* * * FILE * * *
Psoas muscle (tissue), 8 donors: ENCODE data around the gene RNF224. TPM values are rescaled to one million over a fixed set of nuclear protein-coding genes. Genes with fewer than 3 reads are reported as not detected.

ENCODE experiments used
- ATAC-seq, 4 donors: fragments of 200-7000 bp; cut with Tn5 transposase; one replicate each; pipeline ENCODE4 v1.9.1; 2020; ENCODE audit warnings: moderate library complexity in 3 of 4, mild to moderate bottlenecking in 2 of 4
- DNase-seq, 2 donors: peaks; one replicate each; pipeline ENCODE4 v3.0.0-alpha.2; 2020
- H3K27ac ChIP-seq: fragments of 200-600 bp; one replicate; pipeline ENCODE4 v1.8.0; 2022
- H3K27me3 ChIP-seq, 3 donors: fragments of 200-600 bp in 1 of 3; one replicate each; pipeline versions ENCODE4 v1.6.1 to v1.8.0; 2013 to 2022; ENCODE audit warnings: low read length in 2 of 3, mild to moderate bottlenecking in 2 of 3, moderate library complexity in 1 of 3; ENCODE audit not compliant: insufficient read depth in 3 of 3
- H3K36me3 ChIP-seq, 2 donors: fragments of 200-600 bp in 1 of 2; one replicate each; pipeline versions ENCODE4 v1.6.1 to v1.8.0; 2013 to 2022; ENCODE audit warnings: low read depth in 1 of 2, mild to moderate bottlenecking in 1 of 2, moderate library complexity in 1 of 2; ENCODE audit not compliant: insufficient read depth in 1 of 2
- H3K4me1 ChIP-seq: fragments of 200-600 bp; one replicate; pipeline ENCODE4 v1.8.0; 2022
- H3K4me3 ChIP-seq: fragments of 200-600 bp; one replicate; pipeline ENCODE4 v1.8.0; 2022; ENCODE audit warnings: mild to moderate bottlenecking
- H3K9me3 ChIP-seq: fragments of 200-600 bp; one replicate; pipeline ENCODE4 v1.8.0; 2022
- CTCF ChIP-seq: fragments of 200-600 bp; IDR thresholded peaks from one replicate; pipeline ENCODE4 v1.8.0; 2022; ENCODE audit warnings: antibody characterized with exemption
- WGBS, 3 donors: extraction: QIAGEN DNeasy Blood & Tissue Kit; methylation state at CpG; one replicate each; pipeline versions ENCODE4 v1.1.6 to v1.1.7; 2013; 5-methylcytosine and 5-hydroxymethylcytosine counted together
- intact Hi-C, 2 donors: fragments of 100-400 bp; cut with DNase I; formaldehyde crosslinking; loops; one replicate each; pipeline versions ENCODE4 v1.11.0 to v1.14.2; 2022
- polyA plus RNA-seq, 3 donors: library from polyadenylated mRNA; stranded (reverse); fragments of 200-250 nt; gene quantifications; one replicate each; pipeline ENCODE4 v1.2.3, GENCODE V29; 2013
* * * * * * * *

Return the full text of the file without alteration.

Psoas muscle (tissue), 8 donors: ENCODE data around the gene RNF224. TPM values are rescaled to one million over a fixed set of nuclear protein-coding genes. Genes with fewer than 3 reads are reported as not detected.

ENCODE experiments used
- ATAC-seq, 4 donors: fragments of 200-7000 bp; cut with Tn5 transposase; one replicate each; pipeline ENCODE4 v1.9.1; 2020; ENCODE audit warnings: moderate library complexity in 3 of 4, mild to moderate bottlenecking in 2 of 4
- DNase-seq, 2 donors: peaks; one replicate each; pipeline ENCODE4 v3.0.0-alpha.2; 2020
- H3K27ac ChIP-seq: fragments of 200-600 bp; one replicate; pipeline ENCODE4 v1.8.0; 2022
- H3K27me3 ChIP-seq, 3 donors: fragments of 200-600 bp in 1 of 3; one replicate each; pipeline versions ENCODE4 v1.6.1 to v1.8.0; 2013 to 2022; ENCODE audit warnings: low read length in 2 of 3, mild to moderate bottlenecking in 2 of 3, moderate library complexity in 1 of 3; ENCODE audit not compliant: insufficient read depth in 3 of 3
- H3K36me3 ChIP-seq, 2 donors: fragments of 200-600 bp in 1 of 2; one replicate each; pipeline versions ENCODE4 v1.6.1 to v1.8.0; 2013 to 2022; ENCODE audit warnings: low read depth in 1 of 2, mild to moderate bottlenecking in 1 of 2, moderate library complexity in 1 of 2; ENCODE audit not compliant: insufficient read depth in 1 of 2
- H3K4me1 ChIP-seq: fragments of 200-600 bp; one replicate; pipeline ENCODE4 v1.8.0; 2022
- H3K4me3 ChIP-seq: fragments of 200-600 bp; one replicate; pipeline ENCODE4 v1.8.0; 2022; ENCODE audit warnings: mild to moderate bottlenecking
- H3K9me3 ChIP-seq: fragments of 200-600 bp; one replicate; pipeline ENCODE4 v1.8.0; 2022
- CTCF ChIP-seq: fragments of 200-600 bp; IDR thresholded peaks from one replicate; pipeline ENCODE4 v1.8.0; 2022; ENCODE audit warnings: antibody characterized with exemption
- WGBS, 3 donors: extraction: QIAGEN DNeasy Blood & Tissue Kit; methylation state at CpG; one replicate each; pipeline versions ENCODE4 v1.1.6 to v1.1.7; 2013; 5-methylcytosine and 5-hydroxymethylcytosine counted together
- intact Hi-C, 2 donors: fragments of 100-400 bp; cut with DNase I; formaldehyde crosslinking; loops; one replicate each; pipeline versions ENCODE4 v1.11.0 to v1.14.2; 2022
- polyA plus RNA-seq, 3 donors: library from polyadenylated mRNA; stranded (reverse); fragments of 200-250 nt; gene quantifications; one replicate each; pipeline ENCODE4 v1.2.3, GENCODE V29; 2013